Valentines Day or not, chocolate is most everyone’s favorite treat and lately it has attained the status, along with leafy greens and flax seed, as a health food. A piece of dark chocolate can even help you lose weight, according to David Wolfe, a noted natural foods expert. He says Cacao (the raw bean) is actually one of the great weight loss foods because it contains an abundance of minerals, such as magnesium, iron and chromium, that appear to shut off the appetite.

Debra Waterhouse, a registered dietician who 15 years ago wrote  Why Women Need Chocolate: Eat What You Crave to Look Good & Feel Great also thinks chocolate should be part of a woman’s diet, but for other reasons. As she explained in her book: "Women do need chocolate as well as other foods high in starch, sugar and fat to stabilize moods, control weight and revitalize well being. Food cravings are Mother Nature’s way of informing us that we need to eat a specific food in order to look and feel great."

Waterhouse conducted a survey with more than 600 respondents to explore food cravings in men and women. She found that 76% of women were more likely to crave chocolate (over crackers, ice cream and candy). She used that information to create a diet plan called the “ON Plan” (Optimal Nutrition for Mind and Body) that was based on these five principles:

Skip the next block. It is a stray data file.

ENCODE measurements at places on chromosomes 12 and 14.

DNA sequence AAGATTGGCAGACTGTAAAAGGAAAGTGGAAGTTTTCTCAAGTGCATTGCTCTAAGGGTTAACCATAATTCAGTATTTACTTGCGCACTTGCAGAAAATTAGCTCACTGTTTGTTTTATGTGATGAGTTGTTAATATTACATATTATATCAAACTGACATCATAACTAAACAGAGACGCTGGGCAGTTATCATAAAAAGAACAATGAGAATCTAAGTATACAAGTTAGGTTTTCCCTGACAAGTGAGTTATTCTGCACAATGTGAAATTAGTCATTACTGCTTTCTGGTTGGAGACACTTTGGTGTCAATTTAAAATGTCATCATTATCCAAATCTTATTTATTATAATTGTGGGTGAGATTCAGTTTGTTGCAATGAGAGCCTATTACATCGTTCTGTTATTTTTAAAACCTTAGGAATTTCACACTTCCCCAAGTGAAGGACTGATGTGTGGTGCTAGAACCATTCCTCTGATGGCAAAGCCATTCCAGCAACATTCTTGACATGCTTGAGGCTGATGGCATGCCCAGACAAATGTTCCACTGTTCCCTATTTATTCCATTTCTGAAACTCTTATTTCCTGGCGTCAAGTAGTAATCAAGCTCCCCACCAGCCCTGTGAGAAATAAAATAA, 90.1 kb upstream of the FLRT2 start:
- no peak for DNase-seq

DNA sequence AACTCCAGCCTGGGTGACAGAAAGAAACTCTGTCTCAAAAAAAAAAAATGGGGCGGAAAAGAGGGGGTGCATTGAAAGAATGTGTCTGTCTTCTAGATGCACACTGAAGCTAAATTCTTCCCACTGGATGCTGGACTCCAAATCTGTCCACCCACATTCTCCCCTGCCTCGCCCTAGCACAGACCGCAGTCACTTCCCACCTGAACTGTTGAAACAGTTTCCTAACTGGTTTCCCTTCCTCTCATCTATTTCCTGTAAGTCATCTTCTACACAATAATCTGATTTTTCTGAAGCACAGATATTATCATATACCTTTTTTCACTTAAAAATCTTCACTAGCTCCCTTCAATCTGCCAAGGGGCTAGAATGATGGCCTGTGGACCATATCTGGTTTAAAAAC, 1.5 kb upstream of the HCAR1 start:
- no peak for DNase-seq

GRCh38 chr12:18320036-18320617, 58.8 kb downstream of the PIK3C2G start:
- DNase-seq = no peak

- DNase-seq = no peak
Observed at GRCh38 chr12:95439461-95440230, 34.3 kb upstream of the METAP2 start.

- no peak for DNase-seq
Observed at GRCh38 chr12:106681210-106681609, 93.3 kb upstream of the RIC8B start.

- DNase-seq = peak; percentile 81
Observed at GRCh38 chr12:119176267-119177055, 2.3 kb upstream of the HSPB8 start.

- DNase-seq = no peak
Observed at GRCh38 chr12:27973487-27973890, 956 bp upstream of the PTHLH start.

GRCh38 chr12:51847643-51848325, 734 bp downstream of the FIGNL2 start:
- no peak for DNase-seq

• Trust your female food cravings
  • Discover your female pleasure foods
  • Learn how to eat for maximum satisfaction
  • Distribute your food to maximize mood
  • Follow your optimal eating routine.

So even though her book and diet plan are more than a decade old, this might be just the diet plan you’ve been looking for. But don’t get carried away, she warned: ”Biological food cravings can be satisfied with surprisingly small amounts of foods. If you trust your food cravings, you can use them to balance your brain chemistry and moods…and you’ll be a happier person.”

So if you receive a box of chocolate today, enjoy it fully and without guilt. Just not the whole box in one sitting.

Tags:Nutrition

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Wendy Hoffman

Wendy Hoffman is an an advisor and editorial contributor to Seniority Matters. You'll hear from her on a wide range of topics from technology to women's health.

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